I certainly think it’s worth a visit here to sample to atmosphere and décor but don’t stray too far out of the ‘pint and a view’ mindset is my advice. Could and should be better but probably coasts on the bus loads of tourists. Gets a 7 from me but that's more to do with the fabric of the pub.

On 6th May 2013 - rating: 7
[User has posted 3960 recommendations about 3948 pubs]


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Malden man left this review about Prospect of Whitby

RR pretty much covers everything below. The beer selection was Doom Bar, Adnams Broadside, GK IPA and Suffolk Swift(3%) with Spitfire and Pride clips reversed. The pewter topped bar with barrel inserts is worthy of note and a framed information board makes the claim it is the longest of such type surviving in London. Various marine/riverine paraphernalia, including model ships and a suspended ship's wheel. An old pillar has a winch attached. Good river views especially from the balconies at the upper level.

On 14th March 2010 - rating: 6
[User has posted 1685 recommendations about 1662 pubs]


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Rex Rattus left this review about Prospect of Whitby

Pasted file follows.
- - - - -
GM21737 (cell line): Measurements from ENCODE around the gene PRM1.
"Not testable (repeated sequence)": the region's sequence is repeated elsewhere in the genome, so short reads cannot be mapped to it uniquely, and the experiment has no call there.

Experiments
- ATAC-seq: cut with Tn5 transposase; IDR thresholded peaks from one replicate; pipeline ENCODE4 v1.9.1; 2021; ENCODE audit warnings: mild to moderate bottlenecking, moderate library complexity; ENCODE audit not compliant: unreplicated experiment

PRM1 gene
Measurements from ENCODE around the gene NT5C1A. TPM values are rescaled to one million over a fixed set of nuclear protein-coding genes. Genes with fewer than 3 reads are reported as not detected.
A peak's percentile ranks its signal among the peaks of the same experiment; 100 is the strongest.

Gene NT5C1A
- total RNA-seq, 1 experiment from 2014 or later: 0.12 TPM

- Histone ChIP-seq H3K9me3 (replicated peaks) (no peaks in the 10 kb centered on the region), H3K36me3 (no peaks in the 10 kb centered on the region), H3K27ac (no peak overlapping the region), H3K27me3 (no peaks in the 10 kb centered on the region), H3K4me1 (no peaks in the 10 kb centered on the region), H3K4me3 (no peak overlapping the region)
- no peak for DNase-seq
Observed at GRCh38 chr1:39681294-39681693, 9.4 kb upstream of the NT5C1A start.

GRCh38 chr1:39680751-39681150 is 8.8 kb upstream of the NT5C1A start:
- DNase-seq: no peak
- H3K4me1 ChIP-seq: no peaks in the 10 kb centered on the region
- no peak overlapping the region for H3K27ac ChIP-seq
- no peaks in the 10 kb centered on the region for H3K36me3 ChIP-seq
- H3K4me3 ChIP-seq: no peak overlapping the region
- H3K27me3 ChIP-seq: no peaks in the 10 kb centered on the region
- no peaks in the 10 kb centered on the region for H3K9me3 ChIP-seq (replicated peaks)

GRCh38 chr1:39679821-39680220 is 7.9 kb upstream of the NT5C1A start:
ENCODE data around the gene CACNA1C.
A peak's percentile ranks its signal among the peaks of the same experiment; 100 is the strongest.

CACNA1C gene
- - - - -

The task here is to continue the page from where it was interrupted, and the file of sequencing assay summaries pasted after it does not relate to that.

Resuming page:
I’ve visited this pub a number of times over recent years, and have generally enjoyed the experience. It was refurbished a few years ago, and although some changes were made, primarily to the furnishings as I recall, the main features of the pub, such as the ancient flagstones and the pewter bar counter top, have remained in place. It claims to be oldest riverside pub in London, but although it’s not the only pub to make that claim it’s certainly a contender for the title and is definitely one of the oldest. It was originally named “The Devil’s Tavern”, but was given its current name in 1777 after the name of one of colliers’ boats that brought coal down from Newcastle. The interior is decorated with all manner of maritime artefacts and memorabilia, including several model ships, some in glass cases. Other features include the many painted boards scattered around the place with snippets of the pub’s history, and a large stone fireplace that had a gas wood effect fire on the go. The latter was clearly welcome by the couple who were sitting on top of it on my visit, as there was clearly something wrong with the heating on that day. There is also an upstairs room that can effectively be used as a restaurant. A somewhat macabre feature of the exterior is the noose that hangs out over the river, as a reference to Execution Dock that used to be a few hundred yards to the West, and where those found guilty of piracy – most notably Captain Kidd – were hanged.